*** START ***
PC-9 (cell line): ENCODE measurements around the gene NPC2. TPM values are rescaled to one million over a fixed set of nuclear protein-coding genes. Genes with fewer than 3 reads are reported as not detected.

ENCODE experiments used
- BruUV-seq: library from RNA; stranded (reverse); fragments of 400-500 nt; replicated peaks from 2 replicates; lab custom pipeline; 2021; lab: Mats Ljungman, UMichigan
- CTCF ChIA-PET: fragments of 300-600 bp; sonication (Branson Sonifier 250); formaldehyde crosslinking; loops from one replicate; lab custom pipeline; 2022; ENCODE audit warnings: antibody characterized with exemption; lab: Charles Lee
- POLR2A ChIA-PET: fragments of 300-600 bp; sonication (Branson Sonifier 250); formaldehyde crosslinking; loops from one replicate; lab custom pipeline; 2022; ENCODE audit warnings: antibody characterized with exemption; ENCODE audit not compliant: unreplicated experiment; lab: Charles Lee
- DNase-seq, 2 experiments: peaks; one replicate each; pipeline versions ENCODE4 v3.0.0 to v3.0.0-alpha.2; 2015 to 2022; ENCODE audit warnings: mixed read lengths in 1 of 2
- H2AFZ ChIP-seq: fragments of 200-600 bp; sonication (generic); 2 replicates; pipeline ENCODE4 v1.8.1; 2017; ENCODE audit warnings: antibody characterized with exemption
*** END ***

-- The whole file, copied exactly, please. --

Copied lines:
PC-9 (cell line): ENCODE measurements around the gene NPC2. TPM values are rescaled to one million over a fixed set of nuclear protein-coding genes. Genes with fewer than 3 reads are reported as not detected.

ENCODE experiments used
- BruUV-seq: library from RNA; stranded (reverse); fragments of 400-500 nt; replicated peaks from 2 replicates; lab custom pipeline; 2021; lab: Mats Ljungman, UMichigan
- CTCF ChIA-PET: fragments of 300-600 bp; sonication (Branson Sonifier 250); formaldehyde crosslinking; loops from one replicate; lab custom pipeline; 2022; ENCODE audit warnings: antibody characterized with exemption; lab: Charles Lee
- POLR2A ChIA-PET: fragments of 300-600 bp; sonication (Branson Sonifier 250); formaldehyde crosslinking; loops from one replicate; lab custom pipeline; 2022; ENCODE audit warnings: antibody characterized with exemption; ENCODE audit not compliant: unreplicated experiment; lab: Charles Lee
- DNase-seq, 2 experiments: peaks; one replicate each; pipeline versions ENCODE4 v3.0.0 to v3.0.0-alpha.2; 2015 to 2022; ENCODE audit warnings: mixed read lengths in 1 of 2
- H2AFZ ChIP-seq: fragments of 200-600 bp; sonication (generic); 2 replicates; pipeline ENCODE4 v1.8.1; 2017; ENCODE audit warnings: antibody characterized with exemption